Project profile: Walney Extension Offshore Wind Farm, Cumbria

On 7 September 2018, Danish energy company Ørsted officially opened its Walney Extension offshore wind farm on the Cumbrian coast in Barrow, north-west England. The 659MW project is the world’s largest offshore wind farm, covering an area of 145km2 in the Irish Sea


Offshore wind farm


Construction complete







The 659MW Walney Extension is owned by Ørsted (50%) and its partners, the Danish pension funds PKA (25%) and PFA (25%).

Featuring 87 wind turbines and covering an area of 145km2 in the Irish Sea, Walney Extension will be able to generate clean energy sufficient enough to power nearly 600,000 homes in the UK.

Walney Extension is Ørsted’s 11th operational offshore wind farm in the UK that is equipped with 47 MHI Vestas 8MW wind turbines and a further 40 Siemens Gamesa 7MW wind turbines.

With the opening of Walney Extension, Ørsted’s total capacity operating out of Barrow has reached up to 1.5GW.

The wind farm will have a life span of approximately 25 years and is built and operated as per the UK’s Electricity Market Reform (EMR) FID-enabling regime.

Walney Extension project details

The wind farm received approval from the Secretary of State for Energy and Climate Change in November 2014. The wind farm was developed in two phases of 330MW each.

DONG Energy (now Ørsted) secured all permits from relevant authorities and concluded site assessments as well as supply and installation contracts for the wind farm before the announcement of the final investment decision (FID) in October 2015.

The project is expected to help DONG Energy to achieve 6.5GW of installed capacity online by 2020.

Walney Extension construction

Ørsted broke ground on the Walney Extension project with the start of construction on the onshore substation in Heysham in August 2015. The onshore substation construction is a vital element of the preliminary works for the project.

Offshore construction began in early 2016.

Installation of foundations was completed in 24 months, while safety zones were created for construction vessels and turbines during the construction.

The wind farm is expected to create more than 500 new jobs in the UK, during the main construction phase between 2016 and 2019.

Walney Extension wind turbines

The wind farm comprises MHI Vestas V164-8.0MW turbines and Siemens SWT-7.0-154 7MW offshore turbines. The three-bladed V164-8.0MW model features horizontal split drive train, permanent magnet generator and a full-scale converter. The turbine has a rotor diameter of 164m and swept area of 21,124m².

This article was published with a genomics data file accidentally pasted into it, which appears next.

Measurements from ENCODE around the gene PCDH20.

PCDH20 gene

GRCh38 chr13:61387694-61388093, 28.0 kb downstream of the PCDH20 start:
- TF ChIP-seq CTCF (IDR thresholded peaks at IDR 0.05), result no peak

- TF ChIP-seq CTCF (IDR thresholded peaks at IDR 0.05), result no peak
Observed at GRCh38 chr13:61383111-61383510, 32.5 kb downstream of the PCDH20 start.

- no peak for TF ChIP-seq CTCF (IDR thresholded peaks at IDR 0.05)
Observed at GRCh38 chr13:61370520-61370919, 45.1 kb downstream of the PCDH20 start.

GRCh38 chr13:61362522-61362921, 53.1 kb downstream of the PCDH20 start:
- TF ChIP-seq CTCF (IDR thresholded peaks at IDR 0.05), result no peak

The SWT-7.0-154 turbine incorporates simplified design and Siemens direct drive technology for reliable and cost-efficient operation. The 154m-diameter rotor is fitted with Siemens B75 blade, providing a swept area of 18,600m². The power is regulated using pitch control with variable speed mechanism.

Power transmission from Walney Extension

The power generated by the wind farm is transmitted through subsea export cables extending from the offshore substations to landfall. Each high-voltage AC cable has a voltage between 132kV and 220kV.

The onshore cables extend from landfall close to Middleton Sands to the onshore substation. Each cable will be installed underground and joined to the offshore export cable at the transition joint bays located in the neighbourhood of the landfall.

Onshore substation details

The onshore substation covers an area of 28,900m², situated to the east of the NGET Middleton substation. It features switchgear and transmission systems required to carry electricity from the offshore wind farm to the grid.

The substation is equipped with 400kV/220kV/16kV onshore transformers, 220kV reactors, high-voltage gas-insulated switch gear systems, static VAR compensators  or static synchronous compensator and harmonic filters.

Contractors involved in Walney Extension

MHI Vestas Offshore Wind delivered wind turbines for the first phase of the Walney Extension, in February 2015.

In March 2015, DONG Energy selected Siemens for the supply of 7MW wind turbines for the second phase of the wind farm.

Cover image credit: Ørsted/DONG Energy